Guidelines for Describing STEM Images
Several significant themes emerged in our research and have resulted in the following guidelines. Please refer to the examples included in this website for guidance in applying these guidelines to specific types of STEM images.
The most frequent recommendation from respondents was for more brevity in description. Simply put, it takes people with visual impairments more time to read books and articles than people without visual impairments and the process should not be further slowed down by unnecessarily long image descriptions.
Many images may be rich in visual details but light on important information. If the gist of an image can be understood in a glance, then the description should be just as brief.
Likewise, if the information in an image also included in the main text and therefore accessible, then the image description should not repeat the information.
When an image does contain important information, the description should provide access to the information in as few words as possible.
Description should focus on the data and not extraneous visual elements. Elaborately illustrated diagrams, for example, often contain key data that can be made accessible by presenting the data separate from description of the overall image.
It is vital that in the quest for providing the most brief and data-filled descriptions, clarity is not overlooked. If the reader needs to listen to a description several times because it is poorly written or is presented in a confusing manner, then the overall goal has not been achieved.
4. Drill-Down Organization
Descriptions should follow a drill-down organization, e.g., a brief summary followed by extended description and/or specific data. Drill-down organization allows the reader to either continue reading for more information or stop when they have read all they want.
For example, if a description of a diagram begins with the title (e.x., "Moon Phases") the reader can decide whether or not they want to read the details of the diagram. The description might then continue with a brief summary of the diagram (e.x., "A diagram shows eight different phases of the moon as it orbits the earth") and then continue on with details and data. This approach is supported by the XML code that underlies digital talking books. Very brief descriptions should be marked as "alt" while the longer descriptions should be marked as "prodnote." Note: the "prodnote" tag serves the same purpose as the "longdesc" tag in HTML.
Tables, pie charts and bar charts should be presented as tables, not as narrative description. Proper coding of tables, including captions, table headers, and table data, provide better access to tables than narrative description. Brief summaries or overviews of the charts should be presented before the tables.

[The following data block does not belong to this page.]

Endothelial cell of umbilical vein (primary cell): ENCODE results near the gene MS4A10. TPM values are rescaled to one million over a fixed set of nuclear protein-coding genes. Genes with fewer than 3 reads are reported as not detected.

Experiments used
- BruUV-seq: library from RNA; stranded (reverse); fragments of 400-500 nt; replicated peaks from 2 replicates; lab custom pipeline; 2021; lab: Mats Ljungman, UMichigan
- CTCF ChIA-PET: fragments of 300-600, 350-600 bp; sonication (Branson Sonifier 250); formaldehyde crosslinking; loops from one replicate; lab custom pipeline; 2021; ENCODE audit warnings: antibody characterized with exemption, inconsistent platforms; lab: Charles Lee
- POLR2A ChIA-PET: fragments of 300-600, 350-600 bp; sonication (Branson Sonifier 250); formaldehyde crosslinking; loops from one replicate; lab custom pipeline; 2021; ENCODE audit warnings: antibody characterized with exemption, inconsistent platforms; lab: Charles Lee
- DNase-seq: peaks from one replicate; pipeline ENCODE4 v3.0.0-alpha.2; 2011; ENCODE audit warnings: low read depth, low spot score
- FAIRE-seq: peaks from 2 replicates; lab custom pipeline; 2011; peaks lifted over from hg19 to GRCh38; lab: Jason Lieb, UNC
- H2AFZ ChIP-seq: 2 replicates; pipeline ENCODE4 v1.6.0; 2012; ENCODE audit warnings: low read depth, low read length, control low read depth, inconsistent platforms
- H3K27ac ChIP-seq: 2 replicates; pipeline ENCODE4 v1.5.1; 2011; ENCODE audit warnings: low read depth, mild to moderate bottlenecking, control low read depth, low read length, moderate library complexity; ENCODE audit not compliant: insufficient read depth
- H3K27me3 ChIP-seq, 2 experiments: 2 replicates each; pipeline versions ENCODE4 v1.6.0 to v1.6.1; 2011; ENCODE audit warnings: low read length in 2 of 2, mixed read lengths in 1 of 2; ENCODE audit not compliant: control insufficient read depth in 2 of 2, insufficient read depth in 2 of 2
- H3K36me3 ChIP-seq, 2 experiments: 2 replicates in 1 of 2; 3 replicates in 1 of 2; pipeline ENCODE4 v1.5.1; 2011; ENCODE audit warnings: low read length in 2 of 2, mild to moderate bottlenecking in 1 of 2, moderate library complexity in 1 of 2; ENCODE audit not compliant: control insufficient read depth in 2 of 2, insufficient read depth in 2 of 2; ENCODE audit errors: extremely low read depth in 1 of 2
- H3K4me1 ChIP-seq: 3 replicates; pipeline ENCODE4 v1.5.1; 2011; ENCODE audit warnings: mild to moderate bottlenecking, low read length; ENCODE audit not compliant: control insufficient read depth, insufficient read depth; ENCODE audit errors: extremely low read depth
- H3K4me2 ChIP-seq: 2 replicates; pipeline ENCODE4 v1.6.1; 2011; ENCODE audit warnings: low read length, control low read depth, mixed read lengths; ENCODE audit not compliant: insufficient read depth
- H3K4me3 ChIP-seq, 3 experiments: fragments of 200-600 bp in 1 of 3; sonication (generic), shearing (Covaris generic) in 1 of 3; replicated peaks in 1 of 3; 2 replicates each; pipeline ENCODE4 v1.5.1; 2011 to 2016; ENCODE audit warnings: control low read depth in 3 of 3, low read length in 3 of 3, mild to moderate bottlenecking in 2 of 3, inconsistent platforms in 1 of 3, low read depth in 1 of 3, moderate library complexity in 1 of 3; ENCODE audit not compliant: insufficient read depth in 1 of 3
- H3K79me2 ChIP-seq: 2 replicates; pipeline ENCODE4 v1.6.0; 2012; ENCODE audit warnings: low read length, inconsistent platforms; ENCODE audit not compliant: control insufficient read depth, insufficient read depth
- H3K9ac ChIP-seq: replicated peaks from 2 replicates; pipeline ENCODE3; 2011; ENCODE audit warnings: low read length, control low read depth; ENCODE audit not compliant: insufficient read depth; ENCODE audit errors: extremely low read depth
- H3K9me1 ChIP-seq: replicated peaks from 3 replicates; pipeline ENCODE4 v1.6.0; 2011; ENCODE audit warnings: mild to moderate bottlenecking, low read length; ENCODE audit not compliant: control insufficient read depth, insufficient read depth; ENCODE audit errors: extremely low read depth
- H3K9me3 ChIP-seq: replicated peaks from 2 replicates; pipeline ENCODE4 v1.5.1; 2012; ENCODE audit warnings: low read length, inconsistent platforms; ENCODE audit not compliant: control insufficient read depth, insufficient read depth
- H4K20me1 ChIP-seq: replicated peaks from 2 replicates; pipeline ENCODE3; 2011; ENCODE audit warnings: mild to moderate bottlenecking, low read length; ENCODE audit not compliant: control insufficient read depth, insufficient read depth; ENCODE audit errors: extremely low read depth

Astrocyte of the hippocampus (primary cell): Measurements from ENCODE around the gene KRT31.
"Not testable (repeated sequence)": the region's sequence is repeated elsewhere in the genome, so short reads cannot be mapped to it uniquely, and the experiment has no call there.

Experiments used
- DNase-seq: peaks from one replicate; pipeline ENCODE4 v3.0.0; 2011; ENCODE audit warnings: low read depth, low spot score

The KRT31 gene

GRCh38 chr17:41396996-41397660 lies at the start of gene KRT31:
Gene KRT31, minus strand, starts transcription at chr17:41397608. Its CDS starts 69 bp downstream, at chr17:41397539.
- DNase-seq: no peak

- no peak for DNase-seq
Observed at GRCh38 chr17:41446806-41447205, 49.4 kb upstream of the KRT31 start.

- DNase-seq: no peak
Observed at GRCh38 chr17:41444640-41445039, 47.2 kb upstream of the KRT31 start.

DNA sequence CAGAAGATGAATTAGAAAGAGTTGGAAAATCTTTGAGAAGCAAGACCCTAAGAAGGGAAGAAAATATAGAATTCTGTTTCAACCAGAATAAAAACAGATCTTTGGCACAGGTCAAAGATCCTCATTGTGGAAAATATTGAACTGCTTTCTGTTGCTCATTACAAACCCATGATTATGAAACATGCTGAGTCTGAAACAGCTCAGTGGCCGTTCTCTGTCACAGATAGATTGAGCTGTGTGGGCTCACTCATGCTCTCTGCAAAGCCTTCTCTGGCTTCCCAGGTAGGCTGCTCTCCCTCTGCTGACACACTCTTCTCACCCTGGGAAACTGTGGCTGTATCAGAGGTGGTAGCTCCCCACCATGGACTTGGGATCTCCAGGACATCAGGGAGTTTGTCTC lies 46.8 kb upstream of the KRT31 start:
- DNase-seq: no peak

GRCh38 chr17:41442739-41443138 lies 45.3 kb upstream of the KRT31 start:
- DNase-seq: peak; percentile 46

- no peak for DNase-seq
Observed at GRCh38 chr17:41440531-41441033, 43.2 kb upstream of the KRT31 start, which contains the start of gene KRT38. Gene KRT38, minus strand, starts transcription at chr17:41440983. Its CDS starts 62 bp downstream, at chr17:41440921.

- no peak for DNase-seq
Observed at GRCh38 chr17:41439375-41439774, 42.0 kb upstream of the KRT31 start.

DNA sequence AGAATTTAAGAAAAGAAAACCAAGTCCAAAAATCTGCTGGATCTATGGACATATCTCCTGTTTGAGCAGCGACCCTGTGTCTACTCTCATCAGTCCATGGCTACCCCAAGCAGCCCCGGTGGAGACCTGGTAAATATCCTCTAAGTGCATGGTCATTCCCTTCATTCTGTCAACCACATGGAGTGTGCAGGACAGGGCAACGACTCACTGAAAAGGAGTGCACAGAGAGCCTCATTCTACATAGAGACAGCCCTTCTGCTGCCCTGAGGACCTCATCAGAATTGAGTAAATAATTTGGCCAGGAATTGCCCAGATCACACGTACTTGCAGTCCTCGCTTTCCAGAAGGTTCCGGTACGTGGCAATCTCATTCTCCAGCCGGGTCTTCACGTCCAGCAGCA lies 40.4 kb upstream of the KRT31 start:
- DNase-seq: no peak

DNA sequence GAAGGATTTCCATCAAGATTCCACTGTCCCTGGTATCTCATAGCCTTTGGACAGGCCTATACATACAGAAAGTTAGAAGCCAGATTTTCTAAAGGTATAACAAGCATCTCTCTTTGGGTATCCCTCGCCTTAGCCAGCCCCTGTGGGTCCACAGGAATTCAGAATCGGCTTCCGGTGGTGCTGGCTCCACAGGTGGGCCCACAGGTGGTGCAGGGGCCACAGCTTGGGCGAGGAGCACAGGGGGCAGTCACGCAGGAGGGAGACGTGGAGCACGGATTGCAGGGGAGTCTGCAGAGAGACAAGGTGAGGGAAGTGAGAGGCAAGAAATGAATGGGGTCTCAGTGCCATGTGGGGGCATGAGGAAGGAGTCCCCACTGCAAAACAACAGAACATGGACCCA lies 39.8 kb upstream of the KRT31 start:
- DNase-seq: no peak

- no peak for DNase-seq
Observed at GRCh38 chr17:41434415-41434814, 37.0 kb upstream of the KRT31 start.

Processes that are presented visually in flow charts, diagrams and illustrated chemical reactions, for example, can be converted into nested lists with good results.
There was general agreement among the survey participants that narrative descriptions of flow charts and other processes could be burdensomely long and, despite best efforts, often failed to provide access to the information. The technique of converting processes into lists, recommended in these guidelines, was developed directly from the feedback of our Delphi survey participants. Because this approach is not widely used, we have included many examples of how it can be done.
Math equations should be marked up with MathML and rendered in a way that is preferable to the individual reader. Read a full discussion about providing access to math.
8. Narrative Description
Many STEM images are best described by linear, narrative description. Nonetheless, such "traditional" descriptions of purely visual images (e.g. a drawing of a paramecium or a math diagram) benefit from descriptions that follow these guidelines, especially brevity, drill-down organization, clarity and emphasis on data.
9. Navigation Control
Description presented as text is generally preferred over recorded audio because text readers provide superior navigation control. In addition, when description is presented as properly marked up HTML, especially lists and tables, it provides speedy and independent access to data that is unavailable through traditional linear, narrative description.
Navigation is also aided breaking up individual bits of information by putting them on separate lines, using bullet points, or by creating lists.
Note, however, that text readers often mispronounce technical terms and do not provide emphasis that human readers can use to distinguish key elements.
Funding for this project is provided by the National Science Foundation.